The Futility Infielder

A Baseball Journal by Jay Jaffe I'm a baseball fan living in New York City. In between long tirades about the New York Yankees and the national pastime in general, I'm a graphic designer.

Friday, August 14, 2009


Friday on My Mind

Since we last spoke...

• Tuesday's Todd Helton piece generated enough discussion and had enough leftovers that I took a second look at Helton's Hall case, this time in the context of his contemporaries at first base -- much as I did here.

• Along with colleagues Kevin Goldstein, Marc Normandin and John Perrotto, and ESPN Insider's Matt Meyers, I was part of a roundtable (BP/ESPN) on young pitchers who struggle to fulfill expectations, with Clay Buchholz, Homer Bailey and Mike Pelfrey being the prime examples. Here's a taste of the beginning of the piece:
Matt Meyers, ESPN Insider: The one guy I can't figure out is Clay Buchholz. The Red Sox righty burst on the scene with a no-hitter in 2007, but has not been able to sustain any sort of success in the majors. However, his 2.36 ERA and 8.1 K/9 at Triple-A this season show us he has little left to prove in the minors. I'll channel my inner Jerry Seinfeld and ask, "What's the deal with Clay Buchholz?"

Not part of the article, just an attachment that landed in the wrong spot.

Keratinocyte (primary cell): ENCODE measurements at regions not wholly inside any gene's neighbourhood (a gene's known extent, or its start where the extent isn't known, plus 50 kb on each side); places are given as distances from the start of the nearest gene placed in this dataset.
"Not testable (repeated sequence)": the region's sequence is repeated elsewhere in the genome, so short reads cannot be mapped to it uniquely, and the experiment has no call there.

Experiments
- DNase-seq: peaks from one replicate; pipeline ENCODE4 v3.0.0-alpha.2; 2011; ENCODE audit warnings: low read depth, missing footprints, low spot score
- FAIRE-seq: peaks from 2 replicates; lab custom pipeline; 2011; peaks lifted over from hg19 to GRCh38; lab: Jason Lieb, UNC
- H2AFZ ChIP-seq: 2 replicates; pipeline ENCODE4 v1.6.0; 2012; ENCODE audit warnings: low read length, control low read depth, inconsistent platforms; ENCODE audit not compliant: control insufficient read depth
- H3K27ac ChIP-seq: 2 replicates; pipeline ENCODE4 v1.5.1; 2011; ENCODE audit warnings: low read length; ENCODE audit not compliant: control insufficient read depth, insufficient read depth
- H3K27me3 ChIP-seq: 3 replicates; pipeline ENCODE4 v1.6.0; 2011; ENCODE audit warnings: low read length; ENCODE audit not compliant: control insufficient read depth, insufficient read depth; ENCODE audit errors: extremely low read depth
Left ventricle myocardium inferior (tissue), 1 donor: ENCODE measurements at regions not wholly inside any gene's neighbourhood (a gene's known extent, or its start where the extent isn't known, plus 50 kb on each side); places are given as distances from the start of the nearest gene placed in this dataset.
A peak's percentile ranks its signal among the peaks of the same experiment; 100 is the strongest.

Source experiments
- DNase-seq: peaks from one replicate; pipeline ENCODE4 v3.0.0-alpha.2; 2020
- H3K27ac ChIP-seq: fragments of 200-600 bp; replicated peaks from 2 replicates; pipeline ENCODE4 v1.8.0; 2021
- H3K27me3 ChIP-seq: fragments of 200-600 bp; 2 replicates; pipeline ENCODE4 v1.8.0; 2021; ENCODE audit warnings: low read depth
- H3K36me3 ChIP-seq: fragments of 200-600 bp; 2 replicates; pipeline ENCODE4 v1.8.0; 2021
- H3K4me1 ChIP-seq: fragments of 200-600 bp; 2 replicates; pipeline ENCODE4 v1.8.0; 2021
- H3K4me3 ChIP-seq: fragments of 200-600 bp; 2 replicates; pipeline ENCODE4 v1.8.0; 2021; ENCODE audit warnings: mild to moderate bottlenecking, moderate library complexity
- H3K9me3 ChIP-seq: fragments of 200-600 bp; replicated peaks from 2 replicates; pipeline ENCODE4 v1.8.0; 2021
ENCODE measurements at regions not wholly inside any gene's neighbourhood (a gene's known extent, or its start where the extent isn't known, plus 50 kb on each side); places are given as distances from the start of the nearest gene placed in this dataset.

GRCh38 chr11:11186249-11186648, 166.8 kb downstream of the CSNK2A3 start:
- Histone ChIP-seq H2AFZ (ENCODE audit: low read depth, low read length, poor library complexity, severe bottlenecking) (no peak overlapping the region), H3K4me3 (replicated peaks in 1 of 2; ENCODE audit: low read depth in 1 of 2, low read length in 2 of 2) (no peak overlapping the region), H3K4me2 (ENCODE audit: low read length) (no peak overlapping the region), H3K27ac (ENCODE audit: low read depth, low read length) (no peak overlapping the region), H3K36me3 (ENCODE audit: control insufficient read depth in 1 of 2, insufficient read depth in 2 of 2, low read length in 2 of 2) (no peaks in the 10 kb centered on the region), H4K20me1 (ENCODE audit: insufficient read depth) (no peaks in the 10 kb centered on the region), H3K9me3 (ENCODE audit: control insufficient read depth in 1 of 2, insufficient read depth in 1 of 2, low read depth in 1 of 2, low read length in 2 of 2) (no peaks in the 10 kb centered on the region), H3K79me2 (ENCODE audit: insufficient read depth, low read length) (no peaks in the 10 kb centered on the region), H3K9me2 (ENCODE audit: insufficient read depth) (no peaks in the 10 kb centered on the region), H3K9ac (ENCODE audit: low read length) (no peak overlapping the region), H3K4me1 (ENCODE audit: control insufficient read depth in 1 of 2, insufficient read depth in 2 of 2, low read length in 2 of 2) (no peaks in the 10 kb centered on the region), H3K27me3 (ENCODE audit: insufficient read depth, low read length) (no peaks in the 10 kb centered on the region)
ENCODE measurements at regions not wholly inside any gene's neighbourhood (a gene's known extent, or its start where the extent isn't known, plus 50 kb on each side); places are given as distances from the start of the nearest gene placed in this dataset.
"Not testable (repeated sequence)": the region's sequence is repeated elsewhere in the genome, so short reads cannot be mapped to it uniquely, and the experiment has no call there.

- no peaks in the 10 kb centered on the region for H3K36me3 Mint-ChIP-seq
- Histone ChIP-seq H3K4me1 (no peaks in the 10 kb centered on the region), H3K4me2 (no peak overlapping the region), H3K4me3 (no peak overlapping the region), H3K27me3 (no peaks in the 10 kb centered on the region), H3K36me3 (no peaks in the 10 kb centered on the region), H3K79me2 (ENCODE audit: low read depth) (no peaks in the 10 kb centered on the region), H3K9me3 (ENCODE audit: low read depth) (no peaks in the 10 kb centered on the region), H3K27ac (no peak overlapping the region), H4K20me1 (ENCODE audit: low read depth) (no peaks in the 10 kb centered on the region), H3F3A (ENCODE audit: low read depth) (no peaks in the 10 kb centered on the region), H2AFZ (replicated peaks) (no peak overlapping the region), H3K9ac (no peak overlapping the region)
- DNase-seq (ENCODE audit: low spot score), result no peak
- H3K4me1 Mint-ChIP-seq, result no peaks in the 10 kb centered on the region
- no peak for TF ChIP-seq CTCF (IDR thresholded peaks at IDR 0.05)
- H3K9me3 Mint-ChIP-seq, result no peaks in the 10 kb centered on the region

John Perrotto: There are some around the Red Sox who believe Buchholz enjoyed the trappings of the immediate stardom that came with throwing a no-hitter in his second career start, and that was a major distraction. You can get by on pure stuff in Triple-A, but it's a different story in the majors.

Marc Normandin: Agreed. Buchholz has great stuff, and he throws a ton of first-pitch strikes. But for some reason, he walks too many hitters (4.9 BB/9 for his MLB career). He needs to sort out the "how" of pitching to go along with his natural talent.